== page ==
“When I first came we had a coloured guy in the back, he was about 56/57, and he was a dangerous goods driver. So he drove the trucks with all the hazardous stuff on. And he couldn’t see. Honestly, it’s true. He used to wear these thick glasses, he bumped into things when he walked around. I said, “what are we going to do with this guy? He’s been with us for 10 years, he’s 55, and he goes into sort of this protective class.” So I said, “OK, send him to the doctors and get him an eye exam. Because he’s going to fail, and then we can let him go because he’s not capable of doing his job.” And he came back with a clean bill of health! Because the doctor was scared... If he turned around to a coloured guy over 55 and said that he’s not fit to go to work, he could have had a case”

Another reason for the reservation is, according to employees and management alike, the Norwegian origin of the company. I was told that even if the company might be perceived as cut-throat from a Norwegian or even European perspective, it is quite lenient for a company in the US. Clearly then, while the company changes the form it takes in the mother country as it adapts to the labour realities of the context it is in, it still differs, nevertheless, from other American companies. Managers and employees alike felt that the company agonised longer over decisions about whether or not to let someone go. Several of the employees stated that they felt that this company ‘recognises’ the person to a greater degree then do other American companies. This was attributed to the Norwegian or European influence. Specifically, it was attributed, at least in part, to the influence of the European central management team in North America, and also to what they saw as a certain level of standard imposed by the central organization.

This calls for some further explanation. In addition to the legal contractual differences between the two countries there are also significant differences in the legal social rights of workers, as the literature on varieties of capitalism also emphasises. Norway is, together with the other Scandinavian countries, one of the countries where these rights provided by the state are most extensive. The most evident example is leave of absence. In Norway a person is entitled to 12 months paid, job protected, leave in the case of maternity or illness. In both cases the state covers the actual costs for extended leave, but the company cannot discharge the person. In Texas, a person that fulfils the requirements is, according to the Family Medical leave act (FMLA), entitled to 12 weeks of unpaid, job-protected leave.2 The company in which I conducted fieldwork chose, on the other hand, to turn this into a paid leave, provided the worker fulfilled certain requirements. They described it as a Norwegian sort of style package, with good medical, good pension, or as the vice president said “it’s overall very good”.

Concerning welfare and social benefits there are also significant differences between the two countries in the governmental social security net desgned to help a discharged worker. The unemployment benefits are of quite different scales. This is important because what it means to work will be formed also on the basis of what it means not to work in the setting one is in. But even if the American workers were seen as more flexible, I was told that the fact that you could get fired more easily also lead to a higher degree of insecurity for the employees. This was especially due to the lack of a social security net in the US compared to countries in Europe. This lack of security net made the job very important because of the benefits and insurances connected to it. In fact, when you received all your insurance packages through work, this meant that if you lost your job you lost your dental plan, life insurance and so forth. It was also costly to go out and buy private ones, which placed a discharged person in a vulnerable situation. As one American manager told me about the US; “It’s a very slim line between under the bridge and under the covers”.  This to me truly is a paradox. The American market economy is structured so that people can move more easily from one job to the other – which is mirrored in focus on general training and the close to legislational carte blanche companies have in matters of hiring and firing. Yet, at the same time American workers’ benefits and social security net are tied to their work. This, in turn, means that work has, in fact, developed an added importance in the US. This was reflected, for example, in the fact that the managers with experience from Europe said it was easier to manage in the US, as people were tended to have greater respect for formal authority.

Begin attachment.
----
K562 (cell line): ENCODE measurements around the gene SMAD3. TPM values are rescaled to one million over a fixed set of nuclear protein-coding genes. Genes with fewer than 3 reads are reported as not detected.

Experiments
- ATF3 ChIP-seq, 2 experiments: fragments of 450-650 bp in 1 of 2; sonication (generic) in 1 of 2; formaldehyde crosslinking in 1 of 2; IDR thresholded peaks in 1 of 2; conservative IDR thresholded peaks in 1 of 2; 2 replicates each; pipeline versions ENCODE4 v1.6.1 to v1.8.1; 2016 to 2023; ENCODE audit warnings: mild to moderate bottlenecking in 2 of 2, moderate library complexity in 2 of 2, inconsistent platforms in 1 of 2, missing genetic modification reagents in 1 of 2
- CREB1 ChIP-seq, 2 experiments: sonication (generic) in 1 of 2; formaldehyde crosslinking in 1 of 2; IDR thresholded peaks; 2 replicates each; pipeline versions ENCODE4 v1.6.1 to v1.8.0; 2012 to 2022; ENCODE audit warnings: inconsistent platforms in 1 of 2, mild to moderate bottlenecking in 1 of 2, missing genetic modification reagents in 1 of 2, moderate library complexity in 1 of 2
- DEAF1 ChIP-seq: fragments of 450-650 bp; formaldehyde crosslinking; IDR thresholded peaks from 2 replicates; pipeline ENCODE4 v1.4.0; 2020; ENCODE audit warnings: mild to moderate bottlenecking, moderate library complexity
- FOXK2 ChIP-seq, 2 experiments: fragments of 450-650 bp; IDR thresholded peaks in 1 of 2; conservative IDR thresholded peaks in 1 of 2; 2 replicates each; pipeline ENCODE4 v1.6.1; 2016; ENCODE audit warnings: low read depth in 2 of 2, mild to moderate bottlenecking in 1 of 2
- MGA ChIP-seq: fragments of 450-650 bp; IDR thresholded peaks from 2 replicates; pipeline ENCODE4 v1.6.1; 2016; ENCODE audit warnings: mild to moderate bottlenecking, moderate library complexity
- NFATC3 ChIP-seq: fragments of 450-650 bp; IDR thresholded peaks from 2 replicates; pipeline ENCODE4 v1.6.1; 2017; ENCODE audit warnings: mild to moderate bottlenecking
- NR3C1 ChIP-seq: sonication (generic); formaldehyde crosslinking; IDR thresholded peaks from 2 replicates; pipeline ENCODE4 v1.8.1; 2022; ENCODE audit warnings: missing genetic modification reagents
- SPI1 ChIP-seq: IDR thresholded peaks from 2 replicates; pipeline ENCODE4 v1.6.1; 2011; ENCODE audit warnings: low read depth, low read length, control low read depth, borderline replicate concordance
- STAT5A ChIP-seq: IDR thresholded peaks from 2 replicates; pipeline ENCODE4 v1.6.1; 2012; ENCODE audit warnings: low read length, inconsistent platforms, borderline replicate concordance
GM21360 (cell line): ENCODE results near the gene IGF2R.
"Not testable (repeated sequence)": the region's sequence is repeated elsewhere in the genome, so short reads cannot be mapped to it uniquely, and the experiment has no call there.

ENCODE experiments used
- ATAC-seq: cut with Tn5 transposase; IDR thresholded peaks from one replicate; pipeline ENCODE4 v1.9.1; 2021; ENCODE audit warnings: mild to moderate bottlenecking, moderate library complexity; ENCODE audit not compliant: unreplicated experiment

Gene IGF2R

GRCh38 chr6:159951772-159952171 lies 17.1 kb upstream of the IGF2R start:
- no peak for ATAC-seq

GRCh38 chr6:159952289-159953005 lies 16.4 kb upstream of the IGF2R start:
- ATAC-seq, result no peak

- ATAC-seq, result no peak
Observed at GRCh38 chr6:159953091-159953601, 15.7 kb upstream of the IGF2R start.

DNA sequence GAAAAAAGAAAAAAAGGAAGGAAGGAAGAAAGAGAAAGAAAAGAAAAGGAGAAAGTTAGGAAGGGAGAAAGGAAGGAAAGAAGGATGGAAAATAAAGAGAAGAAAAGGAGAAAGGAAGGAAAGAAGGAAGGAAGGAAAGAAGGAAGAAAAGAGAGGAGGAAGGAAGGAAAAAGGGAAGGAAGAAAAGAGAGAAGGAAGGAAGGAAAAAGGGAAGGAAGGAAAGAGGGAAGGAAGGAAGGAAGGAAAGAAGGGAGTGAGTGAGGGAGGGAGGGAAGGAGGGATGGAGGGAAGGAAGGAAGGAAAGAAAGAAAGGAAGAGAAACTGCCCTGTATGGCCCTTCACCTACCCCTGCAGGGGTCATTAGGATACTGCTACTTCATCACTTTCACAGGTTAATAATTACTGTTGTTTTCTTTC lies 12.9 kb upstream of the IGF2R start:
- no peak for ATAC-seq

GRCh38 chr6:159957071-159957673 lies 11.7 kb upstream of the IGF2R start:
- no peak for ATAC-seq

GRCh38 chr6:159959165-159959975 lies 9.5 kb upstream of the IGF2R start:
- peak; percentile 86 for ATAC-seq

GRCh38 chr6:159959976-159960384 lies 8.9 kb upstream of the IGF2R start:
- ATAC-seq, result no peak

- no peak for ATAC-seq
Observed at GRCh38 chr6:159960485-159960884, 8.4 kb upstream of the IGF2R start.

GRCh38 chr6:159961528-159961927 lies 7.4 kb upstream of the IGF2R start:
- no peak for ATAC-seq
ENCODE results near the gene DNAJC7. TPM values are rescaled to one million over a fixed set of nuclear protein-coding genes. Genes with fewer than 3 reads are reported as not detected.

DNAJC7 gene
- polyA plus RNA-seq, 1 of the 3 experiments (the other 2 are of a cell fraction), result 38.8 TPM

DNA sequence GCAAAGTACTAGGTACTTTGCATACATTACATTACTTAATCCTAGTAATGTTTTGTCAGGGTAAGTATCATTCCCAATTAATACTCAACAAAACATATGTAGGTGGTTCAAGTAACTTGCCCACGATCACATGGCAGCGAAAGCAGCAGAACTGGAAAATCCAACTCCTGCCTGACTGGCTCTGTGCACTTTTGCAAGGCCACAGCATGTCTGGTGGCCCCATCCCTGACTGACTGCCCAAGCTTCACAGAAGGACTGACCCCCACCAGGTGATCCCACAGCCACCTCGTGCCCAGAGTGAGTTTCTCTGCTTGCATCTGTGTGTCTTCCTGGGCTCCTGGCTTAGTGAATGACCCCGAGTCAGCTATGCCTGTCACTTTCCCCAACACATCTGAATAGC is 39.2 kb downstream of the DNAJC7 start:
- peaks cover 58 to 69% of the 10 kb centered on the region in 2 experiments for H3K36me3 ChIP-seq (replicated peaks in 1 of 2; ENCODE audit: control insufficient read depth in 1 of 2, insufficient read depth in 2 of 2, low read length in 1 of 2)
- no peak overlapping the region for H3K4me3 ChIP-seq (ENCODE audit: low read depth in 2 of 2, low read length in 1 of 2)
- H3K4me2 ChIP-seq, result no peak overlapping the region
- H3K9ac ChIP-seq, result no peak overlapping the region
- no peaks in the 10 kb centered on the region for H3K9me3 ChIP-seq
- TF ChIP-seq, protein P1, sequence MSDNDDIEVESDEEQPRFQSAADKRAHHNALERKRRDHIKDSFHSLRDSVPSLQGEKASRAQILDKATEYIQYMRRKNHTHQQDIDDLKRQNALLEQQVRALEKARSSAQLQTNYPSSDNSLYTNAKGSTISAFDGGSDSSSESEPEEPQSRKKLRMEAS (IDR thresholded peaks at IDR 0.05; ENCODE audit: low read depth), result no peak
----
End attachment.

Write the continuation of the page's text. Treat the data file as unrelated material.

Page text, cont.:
At the heart of this paper is the assumption (a reality) that capitalism is practiced differently in different contexts. My aim has been to shed light on how employees make sense of their work situation, and to do this it was vital to illustrate the differences in the two national contexts this paper addresses. It is not my intention to make value judgements about the respective systems I have considered. Rather, I seek to point to the fact that when a company moves from one national context to another its operation changes in order to adapt to the new context. Nonetheless, the company also brings with it some elements that have shaped it in its original national context. For example, in this case employees were, though on mediocre salaries, offered good benefits of a type atypical in the US. This is important because the employee draws on both settings, becomes aware of the differences, and evaluates the company and his/her situation in light of this. The employees I worked with in Texas did not see themselves as working for an American company per se, but an international one, and they evaluated their situation in light of both national contexts. 


1. I refer to the State of Texas because, although subject to federal law, the different states in the US have their own legal system. For this reason policies differs from state to state.

2. Among other things the requirements included 12 months employment



Coates, D (2007): Capitalist flattening or flattening capitalism: class forces and political choices in the global knowledge economy. In Work organization, labour & globalisation Vol.1 (2): 15-19

Hall, P & Soskice (2001) ‘Introduction’. In Hall & Soskice (eds.): Varieties of capitalism, the institutional foundation of comparative advantage, Oxford University Press

Huws, U. (2003): ‘When Work Takes Flight: Research results form the EMERGENCE Project’. IES Report 397, Brighton: Institute for employment studies

Roehling, M. V. (2003): The employment at-will doctrine: Second level ethical issues andanalysis. Journal of Business Ethics, 47(2), 115-124.

Weiss, A: (2007): “Global forces and national institutions: call centre work in Colombia”. In Work organization, labour & globalisation Vol.1 (2): 131-154